• Chapter 27 (p. 277)
  • “Still. Maybe some good can come out of it.”
    “I admire your psychotic optimism.”
    • Chapter 30 (p. 309)
  • It was less fun being the chosen one and prophet when the gods were violent and capricious and their spokesman was insane and powerless.
    • Chapter 34 (p. 345)
  • There were a lot of holes in that logic that he carefully avoided thinking about.
    • Chapter 39 (p. 400)
  • “Right,” Holden said. “No coffee. This is a terrible, terrible planet.”
    • Chapter 41 (p. 421)
  • From where he was, the fear had stopped being an emotion and turned into an environment.
    • Chapter 45 (p. 458)
  • There was no point to the attack except spite and the kind of violence that passed for meaning in the face of despair.
    • Chapter 45 (p. 464)
  • They fought and worked and devised intricate plans to buy more time. Basia had no doubt that they’d work just as hard to keep each other alive for even a few more minutes. It wasn’t something he’d ever had to think about before. But it did seem to be a microcosm of everything in life. No one lived forever. But you fought for every minute you could get. Bought a little more with a lot of hard work.
    • Chapter 47 (p. 481)
  • “Is that you?” Holden asked in what he was pretty sure was the new universal winner for stupid questions.
    • Chapter 48 (p. 488)
  • But, like so many things in life, when you come to the spot where you’re supposed to do the rituals, you do them.
    • Chapter 48 (p. 491)
  • “They say revenge is empty.”
    “This is my first try at it,” Holden said. “Forgive me if my opinions on it are fairly unformed.”
    • Chapter 53 (p. 537)
  • She isn’t stupid, but she’s learning to fake it.
    • Epilogue (p. 575)
  • That was the danger of being old and a politician. Habits outlived the situations that created them. Policies remained in place after the situations that inspired them had changed. The calculus of all human power was changing, and the models she used to make sense of it shifted with them, and she had to keep reminding herself that the past was a different place. She didn’t live there anymore.
    • Epilogue (p. 576)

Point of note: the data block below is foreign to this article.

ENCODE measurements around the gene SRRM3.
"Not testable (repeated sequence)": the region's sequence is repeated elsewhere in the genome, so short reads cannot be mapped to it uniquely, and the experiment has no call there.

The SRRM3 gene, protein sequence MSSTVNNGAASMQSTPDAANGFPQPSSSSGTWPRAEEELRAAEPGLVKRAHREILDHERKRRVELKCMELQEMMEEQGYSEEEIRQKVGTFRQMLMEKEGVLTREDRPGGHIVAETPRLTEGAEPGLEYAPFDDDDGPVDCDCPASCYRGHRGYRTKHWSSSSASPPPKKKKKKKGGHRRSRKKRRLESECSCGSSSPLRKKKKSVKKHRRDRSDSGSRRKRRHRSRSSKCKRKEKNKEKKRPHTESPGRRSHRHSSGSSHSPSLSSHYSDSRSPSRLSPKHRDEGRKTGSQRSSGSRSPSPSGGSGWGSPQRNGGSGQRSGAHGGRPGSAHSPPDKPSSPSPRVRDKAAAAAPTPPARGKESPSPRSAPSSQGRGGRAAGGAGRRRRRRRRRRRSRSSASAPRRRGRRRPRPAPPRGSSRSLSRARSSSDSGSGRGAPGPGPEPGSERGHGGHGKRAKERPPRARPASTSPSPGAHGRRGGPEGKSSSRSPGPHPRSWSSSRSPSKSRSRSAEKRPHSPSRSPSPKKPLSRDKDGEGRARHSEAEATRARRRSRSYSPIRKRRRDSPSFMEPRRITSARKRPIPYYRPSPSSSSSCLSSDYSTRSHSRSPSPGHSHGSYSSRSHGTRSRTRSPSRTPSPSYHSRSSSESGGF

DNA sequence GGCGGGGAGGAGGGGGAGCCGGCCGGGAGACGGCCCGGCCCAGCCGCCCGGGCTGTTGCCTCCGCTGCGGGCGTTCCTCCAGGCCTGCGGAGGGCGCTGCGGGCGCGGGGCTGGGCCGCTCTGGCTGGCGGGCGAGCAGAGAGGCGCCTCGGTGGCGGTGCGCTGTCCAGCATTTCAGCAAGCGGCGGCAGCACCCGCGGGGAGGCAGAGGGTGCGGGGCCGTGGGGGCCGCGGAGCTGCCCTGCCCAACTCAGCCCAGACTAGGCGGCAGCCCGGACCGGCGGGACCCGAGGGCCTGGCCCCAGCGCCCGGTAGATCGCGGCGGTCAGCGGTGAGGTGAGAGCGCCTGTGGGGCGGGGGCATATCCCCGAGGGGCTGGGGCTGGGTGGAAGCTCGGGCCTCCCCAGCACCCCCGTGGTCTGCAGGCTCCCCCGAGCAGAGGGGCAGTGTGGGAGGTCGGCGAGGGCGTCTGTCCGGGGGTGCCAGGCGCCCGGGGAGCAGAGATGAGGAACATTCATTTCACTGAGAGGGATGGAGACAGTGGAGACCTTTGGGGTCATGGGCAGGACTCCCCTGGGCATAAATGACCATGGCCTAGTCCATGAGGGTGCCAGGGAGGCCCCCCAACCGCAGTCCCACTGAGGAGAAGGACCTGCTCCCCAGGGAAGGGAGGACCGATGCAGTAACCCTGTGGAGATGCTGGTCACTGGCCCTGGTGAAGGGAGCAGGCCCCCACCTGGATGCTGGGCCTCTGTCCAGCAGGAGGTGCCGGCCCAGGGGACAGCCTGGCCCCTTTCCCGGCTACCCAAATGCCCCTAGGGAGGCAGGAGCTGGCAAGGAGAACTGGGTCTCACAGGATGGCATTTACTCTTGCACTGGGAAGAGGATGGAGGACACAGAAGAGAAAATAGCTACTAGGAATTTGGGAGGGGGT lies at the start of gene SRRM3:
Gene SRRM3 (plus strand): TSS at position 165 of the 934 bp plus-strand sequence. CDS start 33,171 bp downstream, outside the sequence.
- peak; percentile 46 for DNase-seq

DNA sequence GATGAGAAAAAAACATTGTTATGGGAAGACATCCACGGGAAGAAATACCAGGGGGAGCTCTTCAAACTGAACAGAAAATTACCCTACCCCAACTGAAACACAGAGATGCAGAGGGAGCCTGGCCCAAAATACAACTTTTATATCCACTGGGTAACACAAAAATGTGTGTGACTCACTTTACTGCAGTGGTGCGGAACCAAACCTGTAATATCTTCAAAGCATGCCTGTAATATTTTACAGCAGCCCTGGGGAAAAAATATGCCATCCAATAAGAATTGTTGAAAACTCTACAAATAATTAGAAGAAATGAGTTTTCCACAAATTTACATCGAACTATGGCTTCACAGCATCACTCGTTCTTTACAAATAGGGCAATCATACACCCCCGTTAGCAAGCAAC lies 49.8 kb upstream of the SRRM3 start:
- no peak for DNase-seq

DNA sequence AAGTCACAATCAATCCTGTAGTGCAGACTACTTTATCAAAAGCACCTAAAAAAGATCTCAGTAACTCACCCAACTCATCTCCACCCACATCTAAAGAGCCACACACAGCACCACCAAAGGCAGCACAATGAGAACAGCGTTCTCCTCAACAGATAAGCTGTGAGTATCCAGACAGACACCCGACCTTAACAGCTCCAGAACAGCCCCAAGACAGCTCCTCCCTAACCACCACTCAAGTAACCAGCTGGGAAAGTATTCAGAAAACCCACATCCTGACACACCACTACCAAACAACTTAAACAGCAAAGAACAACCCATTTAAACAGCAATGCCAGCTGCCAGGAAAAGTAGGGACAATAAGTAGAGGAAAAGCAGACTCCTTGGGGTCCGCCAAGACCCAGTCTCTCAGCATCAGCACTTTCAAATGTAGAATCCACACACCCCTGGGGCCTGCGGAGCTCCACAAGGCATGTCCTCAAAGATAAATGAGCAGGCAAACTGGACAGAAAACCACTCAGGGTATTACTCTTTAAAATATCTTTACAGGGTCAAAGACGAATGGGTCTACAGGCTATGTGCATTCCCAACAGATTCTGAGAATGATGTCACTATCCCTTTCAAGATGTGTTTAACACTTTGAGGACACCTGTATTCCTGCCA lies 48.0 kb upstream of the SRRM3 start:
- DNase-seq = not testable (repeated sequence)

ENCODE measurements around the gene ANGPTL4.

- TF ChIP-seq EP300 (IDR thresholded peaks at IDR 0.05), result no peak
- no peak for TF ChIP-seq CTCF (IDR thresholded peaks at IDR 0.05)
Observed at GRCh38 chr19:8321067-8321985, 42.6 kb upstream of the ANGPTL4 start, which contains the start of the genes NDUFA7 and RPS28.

Nemesis Games (2015)Edit

All page numbers from the hardcover American first edition published by Orbit Books ISBN 978-0-316-21758-3, 1st printing
Published in collaboration with Ty Franck under the pseudonym James S. A. Corey
  • “You familiar with the land rush in North America?”
    “Yeah,” Holden said, then took a sip of Fred’s coffee. It was delicious. Earth grown, and rich. The privileges of rank. “I got your covered wagon reference. I grew up in Montana, you know. That frontier shit is still the story the people there tell about themselves.”
    “So you know that the mythology of manifest destiny hides a lot of tragedy. Many of those covered wagons never made it. And more than a few of the people who did wound up as cheap labor for the railroads, mines, and rich farmers.”
    Holden drank his coffee and watched the ship construction. “Not to mention all the people who were living there before the covered wagons showed up and gave everyone a nifty new plague.”
    • Chapter 1 (p. 14)
  • Just once I’d like to be rewarded for my optimistic view of humanity.
    • Chapter 1 (p. 18)
  • We’re still humans after all. Some percentage of us are always going to be assholes.
    • Chapter 1 (p. 20)
  • Naomi couldn’t tell if she was more astounded by how much things had changed or how little.
    • Chapter 3 (p. 32)
  • Some things stayed secrets even when you told them.
    • Chapter 3 (p. 33)
  • She could remember the girl she used to be with fondness, but it wasn’t a youth she cared to recapture.
    • Chapter 3 (p. 34)
  • “So you’re trying to get me prepared for one of my crew dying?”
    “Historically speaking, humans are pretty much at a hundred percent on that.”
    • Chapter 3 (p. 36)
  • Like the roaches and the rats, ants had learned to live with their human neighbors without much trouble. When the concrete of human cities spread across the globe and half the animals on Earth were on endangered lists, no one had worried about the ants. They were doing fine, thanks, and spilled fast food was just as plentiful and delicious as dead forest animals had once been.
    Adapt or die.
    • Chapter 4 (p. 42)
  • “You look old, Fred.”
    “I feel old. But it’s better than the alternative.”
    • Chapter 5 (p. 53)
  • Holden couldn’t tell if she was melancholy or solving a complex engineering problem in her head. Those looks were confusingly similar.
    • Chapter 5 (p. 56)
  • It was beautiful at this distance. The cities nothing but firefly twinkles on the dark side. Where the sun struck the Earth, almost nothing man had made was visible from the lunar orbit. The planet looked clean, unspoiled.
    It was a pretty lie.
    Seemed like a fact of the universe that the closer you got to anything, the worse it looked. Take the most beautiful person in the solar system, zoom in on them at the right magnification and they were an apocalyptic cratered landscape crawling with horrors. That’s what the Earth was. A shining jewel from space, up close a blasted landscape covered with mites living by devouring the dying.
    • Chapter 7 (p. 74)
  • But under it there was a faint, not-unpleasant odor of rotting seaweed and salt. The ocean, just outside, seeped into everything. An olfactory reminder to everyone passing through the Ellis Island of the space age that Earth was absolutely unique to the human race. The birthplace of everything. The salt water flowing in everyone’s veins first pulled from the same oceans right outside the building. The seas had been around longer than humans, had helped create them, and then when they were all dead, it’d take their water back without a thought.